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The Women’s Music Movement

Women Breaking Barriers and Radical Harmonies

Photographer Robert Altman has just released a book of photographs called The Sixties, which he aims to be a tome indicative of the free-thinking, politically charged decade. But in addition to being a time of social unrest as manifested by the politically charged music of the time, it was also a time of great change for women as well.

When thinking about female music from the time, many images come to mind -- images of then songwriter and future singer Carole King, of the sun-kissed locks and dreamy harmonies of Mamas Cass and Michelle, of the musical bravado displayed by Phil Spector’s girl groups -- the Ronettes chief among them, and of the empowering Aretha Franklin demanding R-E-S-P-E-C-T. But those pictures only show half the story.

For the complete picture, visitors to the Gay, Lesbian, Bisexual Transgender Historical Society (GLBTHS) can witness the current exhibit entitled “Women Breaking Barriers: Women’s Music from 1964 to 1984". The idea behind this show is to pad out the history of women’s music by presenting highlights in music album covers, concert posters and photos to bring to the forefront the importance that lesbian culture and community building had on the movement. There is apparently more to the story of women’s music than a short history of Tina Turner to Cyndi Lauper.

The women’s music cultural movement can be called Women’s Music, also interchangeable with Womyn’s or Wimmin’s music, and it emerged as a genre by, for, and about women during the second-wave of the feminist movement. In response to the lack of opportunities for female artists, the pioneers of the movement sought to turn the industry on its head by being their own greatest advocates. To these artists, visual imagery was often as important as music to the whole package, as conveyed by song lyrics accompanying melodies. Moreover, the visual elements of their work often reflected the ideological and cultural values of their creators and intended audience.

As the idea and movement evolved, it gave birth to an alternative industry that changed women and continues to change the music industry. Through the art exhibited at the Historical Society, visitors can see how women were able to reinforce and challenge established norms in the music industry by being subversive, and thereby creating an entirely new artistic legacy, the effects of which we are still feeling today.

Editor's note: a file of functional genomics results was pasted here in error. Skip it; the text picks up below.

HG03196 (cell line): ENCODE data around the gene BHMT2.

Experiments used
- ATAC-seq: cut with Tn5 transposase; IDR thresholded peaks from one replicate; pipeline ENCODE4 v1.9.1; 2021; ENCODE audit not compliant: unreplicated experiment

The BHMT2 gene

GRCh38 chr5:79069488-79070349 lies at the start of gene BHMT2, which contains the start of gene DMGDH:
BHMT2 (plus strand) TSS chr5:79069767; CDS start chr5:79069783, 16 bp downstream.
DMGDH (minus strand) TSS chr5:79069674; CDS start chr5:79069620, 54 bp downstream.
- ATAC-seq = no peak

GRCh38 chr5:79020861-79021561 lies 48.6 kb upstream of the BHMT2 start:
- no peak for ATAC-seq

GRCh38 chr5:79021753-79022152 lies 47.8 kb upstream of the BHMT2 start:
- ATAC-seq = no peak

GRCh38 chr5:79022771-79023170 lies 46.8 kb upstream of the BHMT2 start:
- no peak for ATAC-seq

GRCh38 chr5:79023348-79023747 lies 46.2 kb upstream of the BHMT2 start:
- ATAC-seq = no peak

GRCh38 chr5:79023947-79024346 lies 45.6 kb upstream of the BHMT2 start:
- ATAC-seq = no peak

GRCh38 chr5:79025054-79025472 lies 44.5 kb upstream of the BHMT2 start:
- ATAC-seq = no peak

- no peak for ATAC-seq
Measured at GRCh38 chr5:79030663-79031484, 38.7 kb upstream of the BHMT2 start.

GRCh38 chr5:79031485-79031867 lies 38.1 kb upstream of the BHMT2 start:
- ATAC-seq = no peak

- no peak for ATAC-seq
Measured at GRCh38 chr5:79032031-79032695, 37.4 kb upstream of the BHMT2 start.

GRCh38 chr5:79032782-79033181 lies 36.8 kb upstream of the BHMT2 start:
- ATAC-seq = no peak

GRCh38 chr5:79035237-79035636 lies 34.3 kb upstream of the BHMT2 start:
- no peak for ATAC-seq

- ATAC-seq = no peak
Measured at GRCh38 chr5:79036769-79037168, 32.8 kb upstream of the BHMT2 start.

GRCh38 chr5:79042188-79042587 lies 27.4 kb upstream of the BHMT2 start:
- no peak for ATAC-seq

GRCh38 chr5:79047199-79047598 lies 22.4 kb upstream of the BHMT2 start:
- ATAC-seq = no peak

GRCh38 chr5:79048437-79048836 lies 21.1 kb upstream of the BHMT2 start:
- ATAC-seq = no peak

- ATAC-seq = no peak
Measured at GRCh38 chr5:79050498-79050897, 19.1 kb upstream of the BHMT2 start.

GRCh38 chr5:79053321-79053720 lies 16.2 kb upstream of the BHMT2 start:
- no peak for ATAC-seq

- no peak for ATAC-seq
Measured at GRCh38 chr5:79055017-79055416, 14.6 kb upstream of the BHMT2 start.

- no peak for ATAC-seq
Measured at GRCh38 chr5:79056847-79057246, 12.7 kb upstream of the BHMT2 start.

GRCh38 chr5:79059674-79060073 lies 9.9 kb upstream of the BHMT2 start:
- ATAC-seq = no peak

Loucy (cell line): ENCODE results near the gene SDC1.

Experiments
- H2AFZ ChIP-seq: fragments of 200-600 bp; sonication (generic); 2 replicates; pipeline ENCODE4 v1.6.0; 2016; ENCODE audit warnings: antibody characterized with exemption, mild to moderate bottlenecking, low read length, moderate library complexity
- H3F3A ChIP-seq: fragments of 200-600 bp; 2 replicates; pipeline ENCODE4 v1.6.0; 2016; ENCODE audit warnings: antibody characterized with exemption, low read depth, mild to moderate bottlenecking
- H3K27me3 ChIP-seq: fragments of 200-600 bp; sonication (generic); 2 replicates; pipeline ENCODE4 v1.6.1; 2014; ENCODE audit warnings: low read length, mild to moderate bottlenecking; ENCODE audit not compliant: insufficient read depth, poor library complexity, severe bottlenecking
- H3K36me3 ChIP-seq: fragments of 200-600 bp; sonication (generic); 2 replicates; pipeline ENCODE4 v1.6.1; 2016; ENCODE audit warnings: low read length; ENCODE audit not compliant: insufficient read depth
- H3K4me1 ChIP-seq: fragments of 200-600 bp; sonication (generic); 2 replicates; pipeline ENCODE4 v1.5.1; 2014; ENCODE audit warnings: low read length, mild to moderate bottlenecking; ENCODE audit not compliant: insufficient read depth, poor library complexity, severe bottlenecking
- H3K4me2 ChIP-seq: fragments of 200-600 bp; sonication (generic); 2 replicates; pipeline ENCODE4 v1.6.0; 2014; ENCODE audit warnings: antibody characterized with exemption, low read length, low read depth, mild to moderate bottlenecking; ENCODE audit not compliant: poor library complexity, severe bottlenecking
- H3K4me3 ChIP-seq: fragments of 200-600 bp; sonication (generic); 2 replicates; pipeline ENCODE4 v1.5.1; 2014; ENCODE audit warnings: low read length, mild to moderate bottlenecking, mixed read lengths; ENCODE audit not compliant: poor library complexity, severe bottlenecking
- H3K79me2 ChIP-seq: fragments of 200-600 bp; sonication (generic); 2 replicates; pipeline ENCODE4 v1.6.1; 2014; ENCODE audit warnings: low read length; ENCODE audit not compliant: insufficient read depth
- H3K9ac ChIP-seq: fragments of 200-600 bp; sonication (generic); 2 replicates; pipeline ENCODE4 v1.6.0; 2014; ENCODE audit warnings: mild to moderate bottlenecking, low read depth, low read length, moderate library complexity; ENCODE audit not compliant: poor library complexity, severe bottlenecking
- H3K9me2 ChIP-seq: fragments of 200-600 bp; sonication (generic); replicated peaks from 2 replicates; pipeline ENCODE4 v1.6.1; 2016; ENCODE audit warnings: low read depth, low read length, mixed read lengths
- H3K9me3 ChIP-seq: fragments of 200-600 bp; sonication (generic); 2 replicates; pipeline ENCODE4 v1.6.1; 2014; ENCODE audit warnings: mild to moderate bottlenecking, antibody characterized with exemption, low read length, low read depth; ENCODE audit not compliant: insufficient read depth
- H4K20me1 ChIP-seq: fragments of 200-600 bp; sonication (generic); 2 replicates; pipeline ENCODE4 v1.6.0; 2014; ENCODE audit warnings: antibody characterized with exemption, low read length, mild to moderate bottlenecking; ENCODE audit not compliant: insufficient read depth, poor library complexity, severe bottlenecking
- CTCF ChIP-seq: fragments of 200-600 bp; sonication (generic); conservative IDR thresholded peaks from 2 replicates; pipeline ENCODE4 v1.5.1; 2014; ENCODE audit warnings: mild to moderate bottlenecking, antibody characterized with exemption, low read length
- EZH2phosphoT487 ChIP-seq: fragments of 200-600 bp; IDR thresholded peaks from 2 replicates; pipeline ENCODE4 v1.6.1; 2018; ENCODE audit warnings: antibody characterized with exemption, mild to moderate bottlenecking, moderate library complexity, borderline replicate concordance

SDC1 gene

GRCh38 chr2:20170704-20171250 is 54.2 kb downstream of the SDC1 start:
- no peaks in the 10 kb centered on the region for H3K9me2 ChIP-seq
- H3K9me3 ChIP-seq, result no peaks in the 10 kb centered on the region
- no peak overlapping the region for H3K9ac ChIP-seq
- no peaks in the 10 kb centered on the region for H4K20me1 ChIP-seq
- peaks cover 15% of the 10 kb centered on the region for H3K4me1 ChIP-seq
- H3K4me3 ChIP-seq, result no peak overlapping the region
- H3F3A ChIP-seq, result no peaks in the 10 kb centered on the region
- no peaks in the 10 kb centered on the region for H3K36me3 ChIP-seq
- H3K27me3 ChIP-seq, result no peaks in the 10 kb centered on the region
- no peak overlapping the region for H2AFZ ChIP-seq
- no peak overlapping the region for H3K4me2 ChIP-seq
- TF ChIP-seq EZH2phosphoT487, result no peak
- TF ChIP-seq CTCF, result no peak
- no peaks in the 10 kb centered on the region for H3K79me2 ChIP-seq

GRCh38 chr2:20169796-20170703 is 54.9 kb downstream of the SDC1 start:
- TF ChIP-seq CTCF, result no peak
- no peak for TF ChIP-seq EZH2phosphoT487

Many of the themes that were important at the time of the Women’s Music movement still resonate with audiences today. Topics addressed by artists were related to racism, civil justice, peace as well as labor struggles. Initially, most founders were women who loved women themselves. Many being openly lesbian, Women’s Music envisioned and enabled women-centered production, studios, sound engineering, promotion and distribution. This “do it yourself” mantra gave birth to the lively women’s music festivals of the 1970s that continue to this day, like the Michigan Womyn’s Music Festival that in its 30+ years has seen acts like Alana Davis, Animal Prufrock, Sarah McLaachlan, Jill Sobule, Le Tigre and Lez Zeppelin just to name a few.

On September 23, the GLBT Historical Society will be screening the documentary Radical Harmonies as a part of this groundbreaking exhibit. The film seeks to highlight the struggle of Women’s Music against the status quo. Directed and produced by Dee Mosbacher, the documentary weaves together joint histories through interviews and concert footage to help define Women’s Music.

The purpose behind the movement wasn’t just to take on the power of “cock rock,” which is how some interviewees refer to that all male mentality of music festivals and radio programming. The pioneers of this movement also had to deal with stigmas against females playing music with other females, and to be exact, lesbians playing with other lesbians. These experiences of community building are at the core of the documentary because more than any visual imagery, they stand as the lasting effects of this pivotal moment in music history.

To her credit, Mosbacher doesn’t shy away from the taboos, sexism and homophobia that women musicians and their music faced in the 1960s and early 1970s. As integral to the lesbian music revolution that followed, these sounds presented the foundation for pioneering artists like Ronnie Gilbert, Gwen Avery, Chris Williams, Holly Near, Linda Tillery and Meg Christian. It is a torch happily carried today by artists like the Indigo Girls, Bitch and Animal, the Butchies and Ani DiFranco, and hopefully by future artists for many years to come.

Boasting interviews and concert footage from many of the artists mentioned above and many others, Radical Harmonies was the recipient of the 2002 Audience Award for Best Documentary at the San Francisco LGBT Film Festival, and it was also awarded OUTstanding Soundtrack at the 2003 OUTFest Los Angeles Gay and Lesbian Film Festival.

For more information about “Women Breaking Barriers” Exhibit, please visit

For more information about Radical Harmonies, please visit